Michael Fuller

Directly associated with the baptismal font was a limestone reliquary box that still contained human bones. A significant artifact found within the baptistery is a decorated fragment of stone with a clear estrangelo script (Figure 13). 

The main body of the cemetery contained 19 graves. Three of the graves were excavated and a full scientific study was performed on grave number 1. 

The diaconicon measures 8.3 x 2.45 meters and is situated to the north of the haikal. Under the floor of the third phase were found two clay vats (casks) used to store the wine and a round white colored stone seal engraved with a cross in the center and four crosses around it (Figure 14). 

Immediately outside of the cathedral walls is a winepress that measures 2.5 x 4.5 meters (Figure 16). 

The diaconicon also contained an oil lamp (figure 15) and parts of a censer chain made from bronze alloys. 

The question that is still present for scholars is if Hassake is the city of Mekruz that is mentioned on a map of this period. And also if the Hassake was the city of Makreazy that was mentioned in the Middle Assyrian and Neo-Assyrian cuneiform writings discovered at Tell Sheik Hammad.

Abdul Masih Hanna Baghdo explains his excavation to Michael Fuller during a tour of the site during December 2010.

Abdul Masih Hanna Baghdo explains his excavation to Michael Fuller during a tour of the site during December 2010.

Tell Hassake is located on the North (left bank looking downstream) of the Khabur River at a point 1.7 kilometers upstream on the Khabur River from its confluence with the Jaghjagh River (Figure 1).  The topographic nature of the site consists of two discrete areas. The highest portion of the mound covers 6 hectares while the lower city occupies an area of 54 hectares. The elevated portion of the site was used as a military base during the Mamluk – Ottoman Period, as a French military barracks during the 20th century, then after independence it became known as the Sa’ad Bin Abi Waqqas Barracks.

The archbishop’s seat faced a second seat in the southern colonnade that most likely was reserved for a single clergyman of lower rank. A bench feature on the south wall of the chapel would have seated several clergy. The haikal of the chapel measured 2.1 x 5.1 meters. The entrance to the haikal was decorated with two semi-circular stone pillars.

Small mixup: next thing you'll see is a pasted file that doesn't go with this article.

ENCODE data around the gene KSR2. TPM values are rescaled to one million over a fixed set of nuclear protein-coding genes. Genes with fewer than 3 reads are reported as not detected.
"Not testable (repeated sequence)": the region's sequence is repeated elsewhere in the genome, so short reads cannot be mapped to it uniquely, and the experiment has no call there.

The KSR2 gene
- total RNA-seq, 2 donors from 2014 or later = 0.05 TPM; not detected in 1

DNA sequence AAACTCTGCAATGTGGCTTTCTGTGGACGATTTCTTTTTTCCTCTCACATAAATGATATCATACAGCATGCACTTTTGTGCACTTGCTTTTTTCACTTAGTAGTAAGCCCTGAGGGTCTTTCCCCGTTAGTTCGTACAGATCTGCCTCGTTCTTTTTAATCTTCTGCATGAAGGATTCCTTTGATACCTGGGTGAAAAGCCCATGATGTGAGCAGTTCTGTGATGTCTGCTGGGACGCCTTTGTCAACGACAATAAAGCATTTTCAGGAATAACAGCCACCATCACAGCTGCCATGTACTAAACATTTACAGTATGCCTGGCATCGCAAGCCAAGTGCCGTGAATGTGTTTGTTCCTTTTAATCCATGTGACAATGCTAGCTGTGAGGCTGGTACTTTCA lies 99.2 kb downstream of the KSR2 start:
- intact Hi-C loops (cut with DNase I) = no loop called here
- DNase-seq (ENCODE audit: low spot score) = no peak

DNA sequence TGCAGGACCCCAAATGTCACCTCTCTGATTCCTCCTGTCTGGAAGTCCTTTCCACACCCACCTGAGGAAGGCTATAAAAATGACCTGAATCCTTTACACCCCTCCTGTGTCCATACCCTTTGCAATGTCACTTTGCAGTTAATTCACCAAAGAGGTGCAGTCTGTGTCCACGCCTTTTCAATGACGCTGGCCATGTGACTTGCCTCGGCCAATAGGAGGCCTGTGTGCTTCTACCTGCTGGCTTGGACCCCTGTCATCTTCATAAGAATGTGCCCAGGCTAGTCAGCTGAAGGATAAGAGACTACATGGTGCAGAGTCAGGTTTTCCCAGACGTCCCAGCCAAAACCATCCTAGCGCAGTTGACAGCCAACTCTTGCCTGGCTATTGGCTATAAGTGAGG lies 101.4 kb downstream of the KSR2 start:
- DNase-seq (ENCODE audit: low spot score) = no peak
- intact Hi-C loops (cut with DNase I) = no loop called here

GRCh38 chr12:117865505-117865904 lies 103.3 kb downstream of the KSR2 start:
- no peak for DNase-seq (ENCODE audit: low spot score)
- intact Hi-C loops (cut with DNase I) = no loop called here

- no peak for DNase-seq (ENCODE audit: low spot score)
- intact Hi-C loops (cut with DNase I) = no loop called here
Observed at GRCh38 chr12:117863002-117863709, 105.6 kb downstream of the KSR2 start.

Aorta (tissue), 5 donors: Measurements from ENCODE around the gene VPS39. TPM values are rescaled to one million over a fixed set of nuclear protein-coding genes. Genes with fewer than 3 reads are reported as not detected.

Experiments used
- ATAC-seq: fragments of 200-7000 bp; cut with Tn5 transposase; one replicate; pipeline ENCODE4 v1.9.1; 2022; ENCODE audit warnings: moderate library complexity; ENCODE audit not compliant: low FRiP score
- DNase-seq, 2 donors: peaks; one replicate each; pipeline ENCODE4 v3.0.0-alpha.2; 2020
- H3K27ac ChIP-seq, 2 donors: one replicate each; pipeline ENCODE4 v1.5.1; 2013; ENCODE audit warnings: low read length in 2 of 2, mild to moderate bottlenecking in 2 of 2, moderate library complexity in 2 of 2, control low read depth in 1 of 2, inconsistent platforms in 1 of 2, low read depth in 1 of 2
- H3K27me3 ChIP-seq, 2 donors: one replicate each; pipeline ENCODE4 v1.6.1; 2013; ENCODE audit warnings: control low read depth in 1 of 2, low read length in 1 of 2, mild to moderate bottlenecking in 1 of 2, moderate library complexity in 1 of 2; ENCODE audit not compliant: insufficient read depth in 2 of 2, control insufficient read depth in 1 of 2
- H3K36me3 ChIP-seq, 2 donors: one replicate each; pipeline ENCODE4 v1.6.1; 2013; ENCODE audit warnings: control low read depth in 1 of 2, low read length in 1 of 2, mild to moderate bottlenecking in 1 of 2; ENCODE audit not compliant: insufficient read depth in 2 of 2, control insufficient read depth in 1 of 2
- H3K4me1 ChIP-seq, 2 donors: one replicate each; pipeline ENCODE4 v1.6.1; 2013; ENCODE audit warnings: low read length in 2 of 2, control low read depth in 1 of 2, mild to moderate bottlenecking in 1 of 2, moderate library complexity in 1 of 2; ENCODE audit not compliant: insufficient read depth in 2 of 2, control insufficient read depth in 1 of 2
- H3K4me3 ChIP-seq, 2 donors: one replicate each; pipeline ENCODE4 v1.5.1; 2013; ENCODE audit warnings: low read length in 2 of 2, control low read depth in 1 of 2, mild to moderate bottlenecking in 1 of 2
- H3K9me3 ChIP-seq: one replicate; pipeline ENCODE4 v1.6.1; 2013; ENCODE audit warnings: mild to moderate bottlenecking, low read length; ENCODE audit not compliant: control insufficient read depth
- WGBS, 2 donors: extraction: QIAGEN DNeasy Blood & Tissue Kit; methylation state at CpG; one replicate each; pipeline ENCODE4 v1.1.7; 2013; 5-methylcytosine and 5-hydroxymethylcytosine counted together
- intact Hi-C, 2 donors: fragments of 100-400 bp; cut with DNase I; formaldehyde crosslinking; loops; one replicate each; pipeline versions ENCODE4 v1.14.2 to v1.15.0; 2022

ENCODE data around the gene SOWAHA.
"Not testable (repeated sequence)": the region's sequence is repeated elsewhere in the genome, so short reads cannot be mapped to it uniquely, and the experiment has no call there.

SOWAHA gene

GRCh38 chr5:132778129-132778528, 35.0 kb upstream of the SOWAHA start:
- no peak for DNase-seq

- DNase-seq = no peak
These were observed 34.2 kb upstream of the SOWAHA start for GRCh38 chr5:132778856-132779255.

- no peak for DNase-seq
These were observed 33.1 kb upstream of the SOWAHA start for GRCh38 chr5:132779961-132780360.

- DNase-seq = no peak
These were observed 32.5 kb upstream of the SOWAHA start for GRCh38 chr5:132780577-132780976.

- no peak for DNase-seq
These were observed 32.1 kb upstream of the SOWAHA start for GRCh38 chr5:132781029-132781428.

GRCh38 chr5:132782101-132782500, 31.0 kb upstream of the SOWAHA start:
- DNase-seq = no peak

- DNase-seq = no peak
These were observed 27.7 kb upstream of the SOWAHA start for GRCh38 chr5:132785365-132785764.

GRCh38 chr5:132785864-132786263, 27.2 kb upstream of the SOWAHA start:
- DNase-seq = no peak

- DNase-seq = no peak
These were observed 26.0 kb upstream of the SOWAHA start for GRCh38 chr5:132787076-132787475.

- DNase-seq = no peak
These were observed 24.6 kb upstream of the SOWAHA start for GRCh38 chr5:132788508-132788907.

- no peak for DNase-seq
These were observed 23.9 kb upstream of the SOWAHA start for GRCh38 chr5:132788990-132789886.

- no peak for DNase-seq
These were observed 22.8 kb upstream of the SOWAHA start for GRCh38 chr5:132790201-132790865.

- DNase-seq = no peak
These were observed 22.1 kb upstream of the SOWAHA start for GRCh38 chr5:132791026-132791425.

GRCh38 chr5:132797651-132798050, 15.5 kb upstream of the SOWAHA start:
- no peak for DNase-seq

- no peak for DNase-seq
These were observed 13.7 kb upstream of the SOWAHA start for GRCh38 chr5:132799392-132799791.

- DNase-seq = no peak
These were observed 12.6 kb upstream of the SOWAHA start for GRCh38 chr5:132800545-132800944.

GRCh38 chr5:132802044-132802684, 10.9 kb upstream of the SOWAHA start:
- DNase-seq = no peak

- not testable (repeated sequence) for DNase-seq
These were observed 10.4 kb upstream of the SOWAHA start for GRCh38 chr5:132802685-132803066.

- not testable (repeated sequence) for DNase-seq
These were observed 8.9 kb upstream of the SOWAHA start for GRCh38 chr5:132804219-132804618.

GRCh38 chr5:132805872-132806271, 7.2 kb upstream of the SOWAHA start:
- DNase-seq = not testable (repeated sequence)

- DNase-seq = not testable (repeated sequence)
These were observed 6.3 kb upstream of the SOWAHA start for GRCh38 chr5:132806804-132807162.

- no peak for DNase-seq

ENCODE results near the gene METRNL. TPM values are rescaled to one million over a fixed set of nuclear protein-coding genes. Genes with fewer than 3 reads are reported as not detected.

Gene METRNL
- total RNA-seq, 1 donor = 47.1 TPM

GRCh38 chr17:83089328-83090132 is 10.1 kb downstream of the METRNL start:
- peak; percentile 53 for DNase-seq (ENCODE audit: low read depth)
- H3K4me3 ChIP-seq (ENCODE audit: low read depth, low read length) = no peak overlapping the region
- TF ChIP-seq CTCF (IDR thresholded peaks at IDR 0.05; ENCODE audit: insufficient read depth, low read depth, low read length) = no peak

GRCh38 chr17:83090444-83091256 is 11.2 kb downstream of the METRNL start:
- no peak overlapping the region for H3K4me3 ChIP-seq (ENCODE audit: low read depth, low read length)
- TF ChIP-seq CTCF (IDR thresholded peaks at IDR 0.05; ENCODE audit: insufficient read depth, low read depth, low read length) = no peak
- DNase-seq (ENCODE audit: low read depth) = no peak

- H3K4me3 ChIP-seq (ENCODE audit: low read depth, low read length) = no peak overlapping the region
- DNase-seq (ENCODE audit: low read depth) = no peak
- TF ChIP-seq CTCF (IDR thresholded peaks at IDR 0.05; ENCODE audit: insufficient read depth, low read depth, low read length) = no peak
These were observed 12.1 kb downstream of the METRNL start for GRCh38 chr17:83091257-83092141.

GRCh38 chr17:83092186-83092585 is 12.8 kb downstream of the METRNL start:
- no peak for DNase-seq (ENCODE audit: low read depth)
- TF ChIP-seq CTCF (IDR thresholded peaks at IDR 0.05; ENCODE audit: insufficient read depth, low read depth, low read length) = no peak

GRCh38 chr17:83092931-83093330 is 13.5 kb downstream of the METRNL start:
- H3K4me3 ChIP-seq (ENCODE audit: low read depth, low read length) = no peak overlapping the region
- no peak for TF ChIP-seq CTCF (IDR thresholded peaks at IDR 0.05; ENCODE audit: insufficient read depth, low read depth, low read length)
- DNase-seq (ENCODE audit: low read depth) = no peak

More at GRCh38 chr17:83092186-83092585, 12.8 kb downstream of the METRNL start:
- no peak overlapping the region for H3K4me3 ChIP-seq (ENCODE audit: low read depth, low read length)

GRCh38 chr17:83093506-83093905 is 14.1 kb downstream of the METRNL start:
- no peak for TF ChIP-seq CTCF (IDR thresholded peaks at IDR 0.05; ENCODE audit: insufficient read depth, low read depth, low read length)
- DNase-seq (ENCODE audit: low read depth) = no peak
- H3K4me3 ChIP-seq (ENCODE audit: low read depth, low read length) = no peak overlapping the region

The footing for an ambo in the center of the "Late Phase" nave was very clear. View looking East.

Entrance to the Eastern Christian complex was from the north side through a main door, from a doorway connecting to a corridor on the west side and from the south side. The overall dimensions of the religious complex measures 31 meters (east-west) by 18 meters (north-South); walls are preserved in some sections to a height of 2.34 meters. 

The nave of the Cathedral measures 21 x 16 meters. It consists of three galleries (north, middle and south). The floor of the nave was tiled with baked mudbricks that measured 28 x 28 cm. The roof of the nave was supported by four columns with capitals decorated with geometric shapes. 

The seat for an archbishop was situated in the northern colonnade. The middle colonnade contained an ambo that was connected to the haikal by a small stage and three steps. The nave of the cathedral had a capacity to accommodate around 600 to 650 worshippers.

Within the haikal are the remains of the altar which was built of four columns that are 1 meter high and 2 meters apart. The baptistery measured 3.45 x 2.85 meters and is situated immediately south of the haikal (Figure 12).

A cemetery was situated on the north side of the cathedral; the burials are oriented east-west. Three graves lay in an 8 x 2 meter area; they are demarked by a decorated semi-circular stone pillars enclosed by a wall from the east. 

The new archaeological discoveries at Tell Hassake have added new information about the history of the area during the Early Christian period. Through the comparison between what has been discovered in this site and other close sites such as Tell Tuneinir, with which it is highly probable, that there was direction relationship during this period, and faraway sites such as the Bazian church in Suleimaniye (Iraq) and other churches in the Republic of Armenia and Europe. 

Broken fragment of stucco column with a basket weave style decoration resembling Byzantine capitals from a number of sites including Abila, Apamea, etc.